Proposal: New types in C++0x

Discussion in 'C++' started by Ioannis Vranos, Sep 22, 2004.

  1. Since there is the need of a new 64-bit integer type, the approach taken
    should be extensible.

    What about introducing int64 being exactly 64 bit, int32 being exactly
    32 bits and int16 being exactly 16 bits, and making short and int
    equivalent to int16, and long being equivalent to int32?




    My proposal more thoroughly:

    int16 is introduced and is an exact 16-bit type (of course additional
    padding bits are allowed). int and short become equivalent of it.

    That is, signed int16, int16, signed, signed int, int, signed short,
    short to be all equivalent. The same for the unsigned equivalents. That
    is unsigned int16 to be the same as unsigned int and unsigned, etc.

    int32 is introduced and holds exactly 32-bit values. long becomes
    another name of it, as was the case with the above.

    signed int32, int32, signed long, long are all the same.

    unsigned long is another name of unsigned int32.


    int64 is introduced and holds 64-bit values. signed int64 is equivalent
    and unsigned int64 is the unsigned type.


    So we can say:

    int64 x;

    vector<int32> someVector;

    list<unsigned int64> someList;


    int32 *p = new int32[10];

    long *pp = p;


    etc.



    --
    Ioannis Vranos

    http://www23.brinkster.com/noicys
     
    Ioannis Vranos, Sep 22, 2004
    #1
    1. Advertising

  2. Ioannis Vranos

    David Hilsee Guest

    "Ioannis Vranos" <> wrote in message
    news:ciqc9o$1fi7$...
    > Since there is the need of a new 64-bit integer type, the approach taken
    > should be extensible.
    >
    > What about introducing int64 being exactly 64 bit, int32 being exactly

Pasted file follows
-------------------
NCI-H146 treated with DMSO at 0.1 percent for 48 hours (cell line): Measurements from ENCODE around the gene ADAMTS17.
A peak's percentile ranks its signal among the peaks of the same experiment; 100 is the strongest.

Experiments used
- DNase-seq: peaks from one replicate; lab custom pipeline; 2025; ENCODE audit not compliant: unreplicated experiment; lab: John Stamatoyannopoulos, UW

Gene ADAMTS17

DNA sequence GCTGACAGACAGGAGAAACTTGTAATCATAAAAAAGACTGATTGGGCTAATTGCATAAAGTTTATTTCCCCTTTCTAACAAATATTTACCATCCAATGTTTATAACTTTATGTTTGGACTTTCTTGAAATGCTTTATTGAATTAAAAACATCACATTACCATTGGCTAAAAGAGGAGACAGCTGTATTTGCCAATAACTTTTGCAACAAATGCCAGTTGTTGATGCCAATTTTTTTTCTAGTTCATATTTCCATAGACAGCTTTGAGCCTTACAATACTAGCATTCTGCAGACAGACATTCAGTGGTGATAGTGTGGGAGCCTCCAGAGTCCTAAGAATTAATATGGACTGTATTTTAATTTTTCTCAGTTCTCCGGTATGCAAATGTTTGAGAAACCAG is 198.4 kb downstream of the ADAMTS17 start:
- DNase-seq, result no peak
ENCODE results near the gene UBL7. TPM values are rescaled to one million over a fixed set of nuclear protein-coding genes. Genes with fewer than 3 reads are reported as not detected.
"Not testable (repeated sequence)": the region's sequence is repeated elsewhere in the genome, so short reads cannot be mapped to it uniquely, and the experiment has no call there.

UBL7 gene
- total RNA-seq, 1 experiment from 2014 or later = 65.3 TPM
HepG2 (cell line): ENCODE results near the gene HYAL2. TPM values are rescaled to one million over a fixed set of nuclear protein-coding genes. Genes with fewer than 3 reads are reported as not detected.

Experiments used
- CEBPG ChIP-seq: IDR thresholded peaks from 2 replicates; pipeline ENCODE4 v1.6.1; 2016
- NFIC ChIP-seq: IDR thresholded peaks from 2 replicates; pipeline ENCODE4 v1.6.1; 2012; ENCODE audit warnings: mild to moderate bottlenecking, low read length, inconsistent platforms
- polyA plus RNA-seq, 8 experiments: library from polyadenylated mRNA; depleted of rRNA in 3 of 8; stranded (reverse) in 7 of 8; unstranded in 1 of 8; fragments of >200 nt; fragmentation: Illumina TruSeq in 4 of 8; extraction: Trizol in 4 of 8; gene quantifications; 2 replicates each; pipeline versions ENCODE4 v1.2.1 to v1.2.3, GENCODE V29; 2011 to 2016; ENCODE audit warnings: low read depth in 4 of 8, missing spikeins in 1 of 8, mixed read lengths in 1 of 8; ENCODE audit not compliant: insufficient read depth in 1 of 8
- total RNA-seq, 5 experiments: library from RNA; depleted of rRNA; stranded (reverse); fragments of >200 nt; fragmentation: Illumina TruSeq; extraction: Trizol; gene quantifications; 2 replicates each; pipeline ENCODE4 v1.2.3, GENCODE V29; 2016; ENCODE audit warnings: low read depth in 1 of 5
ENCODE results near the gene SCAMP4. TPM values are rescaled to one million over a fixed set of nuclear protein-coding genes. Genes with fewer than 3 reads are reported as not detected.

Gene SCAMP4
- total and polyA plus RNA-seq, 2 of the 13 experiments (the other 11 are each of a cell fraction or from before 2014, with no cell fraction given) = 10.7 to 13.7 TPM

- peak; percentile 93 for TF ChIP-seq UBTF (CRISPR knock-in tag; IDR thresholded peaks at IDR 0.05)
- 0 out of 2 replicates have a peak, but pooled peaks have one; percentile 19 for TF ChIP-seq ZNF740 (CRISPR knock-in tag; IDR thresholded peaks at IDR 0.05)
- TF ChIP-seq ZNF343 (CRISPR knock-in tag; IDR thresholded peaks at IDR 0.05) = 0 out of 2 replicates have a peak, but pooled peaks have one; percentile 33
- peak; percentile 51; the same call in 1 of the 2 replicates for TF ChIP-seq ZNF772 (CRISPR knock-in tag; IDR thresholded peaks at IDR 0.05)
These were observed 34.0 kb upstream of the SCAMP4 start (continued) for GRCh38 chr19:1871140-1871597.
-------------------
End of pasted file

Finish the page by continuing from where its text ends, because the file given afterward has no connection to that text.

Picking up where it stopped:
> 32 bits and int16 being exactly 16 bits, and making short and int
    > equivalent to int16, and long being equivalent to int32?
    >
    >
    >
    >
    > My proposal more thoroughly:
    >
    > int16 is introduced and is an exact 16-bit type (of course additional
    > padding bits are allowed). int and short become equivalent of it.
    >
    > That is, signed int16, int16, signed, signed int, int, signed short,
    > short to be all equivalent. The same for the unsigned equivalents. That
    > is unsigned int16 to be the same as unsigned int and unsigned, etc.
    >
    > int32 is introduced and holds exactly 32-bit values. long becomes
    > another name of it, as was the case with the above.
    >
    > signed int32, int32, signed long, long are all the same.
    >
    > unsigned long is another name of unsigned int32.
    >
    >
    > int64 is introduced and holds 64-bit values. signed int64 is equivalent
    > and unsigned int64 is the unsigned type.
    >
    >
    > So we can say:
    >
    > int64 x;
    >
    > vector<int32> someVector;
    >
    > list<unsigned int64> someList;
    >
    >
    > int32 *p = new int32[10];
    >
    > long *pp = p;


    Wouldn't imposing exact requirements on existing types potentially cause
    incompatibility problems? If, for example, there exists a platform that